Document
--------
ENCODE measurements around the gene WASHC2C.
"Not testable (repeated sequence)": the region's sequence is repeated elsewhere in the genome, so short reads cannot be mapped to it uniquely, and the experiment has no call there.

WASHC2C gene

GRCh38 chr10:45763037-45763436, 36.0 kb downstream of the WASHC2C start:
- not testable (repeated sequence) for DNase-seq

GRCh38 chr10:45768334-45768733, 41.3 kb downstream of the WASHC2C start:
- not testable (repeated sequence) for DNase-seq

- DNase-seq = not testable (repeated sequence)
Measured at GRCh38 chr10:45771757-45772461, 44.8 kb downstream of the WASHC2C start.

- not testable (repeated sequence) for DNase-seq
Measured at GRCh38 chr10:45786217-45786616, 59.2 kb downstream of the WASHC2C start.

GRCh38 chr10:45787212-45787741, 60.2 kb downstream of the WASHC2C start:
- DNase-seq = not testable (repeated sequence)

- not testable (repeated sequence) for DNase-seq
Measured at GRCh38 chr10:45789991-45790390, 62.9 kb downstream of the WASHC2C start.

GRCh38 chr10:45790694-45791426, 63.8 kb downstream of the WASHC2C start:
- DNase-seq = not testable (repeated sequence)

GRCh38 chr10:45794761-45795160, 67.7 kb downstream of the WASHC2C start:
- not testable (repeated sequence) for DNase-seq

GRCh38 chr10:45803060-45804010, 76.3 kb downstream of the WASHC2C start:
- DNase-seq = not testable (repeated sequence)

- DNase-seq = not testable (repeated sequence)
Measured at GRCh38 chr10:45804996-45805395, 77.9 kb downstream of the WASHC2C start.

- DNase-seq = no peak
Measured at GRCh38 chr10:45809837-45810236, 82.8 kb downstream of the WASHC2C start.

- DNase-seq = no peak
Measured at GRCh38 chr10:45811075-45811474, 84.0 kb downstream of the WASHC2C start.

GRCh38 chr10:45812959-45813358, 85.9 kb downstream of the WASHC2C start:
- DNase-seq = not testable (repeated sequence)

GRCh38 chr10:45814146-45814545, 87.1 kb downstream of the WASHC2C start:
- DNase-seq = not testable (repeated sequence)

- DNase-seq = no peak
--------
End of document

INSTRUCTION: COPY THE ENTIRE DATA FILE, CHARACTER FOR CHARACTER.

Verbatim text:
ENCODE measurements around the gene WASHC2C.
"Not testable (repeated sequence)": the region's sequence is repeated elsewhere in the genome, so short reads cannot be mapped to it uniquely, and the experiment has no call there.

WASHC2C gene

GRCh38 chr10:45763037-45763436, 36.0 kb downstream of the WASHC2C start:
- not testable (repeated sequence) for DNase-seq

GRCh38 chr10:45768334-45768733, 41.3 kb downstream of the WASHC2C start:
- not testable (repeated sequence) for DNase-seq

- DNase-seq = not testable (repeated sequence)
Measured at GRCh38 chr10:45771757-45772461, 44.8 kb downstream of the WASHC2C start.

- not testable (repeated sequence) for DNase-seq
Measured at GRCh38 chr10:45786217-45786616, 59.2 kb downstream of the WASHC2C start.

GRCh38 chr10:45787212-45787741, 60.2 kb downstream of the WASHC2C start:
- DNase-seq = not testable (repeated sequence)

- not testable (repeated sequence) for DNase-seq
Measured at GRCh38 chr10:45789991-45790390, 62.9 kb downstream of the WASHC2C start.

GRCh38 chr10:45790694-45791426, 63.8 kb downstream of the WASHC2C start:
- DNase-seq = not testable (repeated sequence)

GRCh38 chr10:45794761-45795160, 67.7 kb downstream of the WASHC2C start:
- not testable (repeated sequence) for DNase-seq

GRCh38 chr10:45803060-45804010, 76.3 kb downstream of the WASHC2C start:
- DNase-seq = not testable (repeated sequence)

- DNase-seq = not testable (repeated sequence)
Measured at GRCh38 chr10:45804996-45805395, 77.9 kb downstream of the WASHC2C start.

- DNase-seq = no peak
Measured at GRCh38 chr10:45809837-45810236, 82.8 kb downstream of the WASHC2C start.

- DNase-seq = no peak
Measured at GRCh38 chr10:45811075-45811474, 84.0 kb downstream of the WASHC2C start.

GRCh38 chr10:45812959-45813358, 85.9 kb downstream of the WASHC2C start:
- DNase-seq = not testable (repeated sequence)

GRCh38 chr10:45814146-45814545, 87.1 kb downstream of the WASHC2C start:
- DNase-seq = not testable (repeated sequence)

- DNase-seq = no peak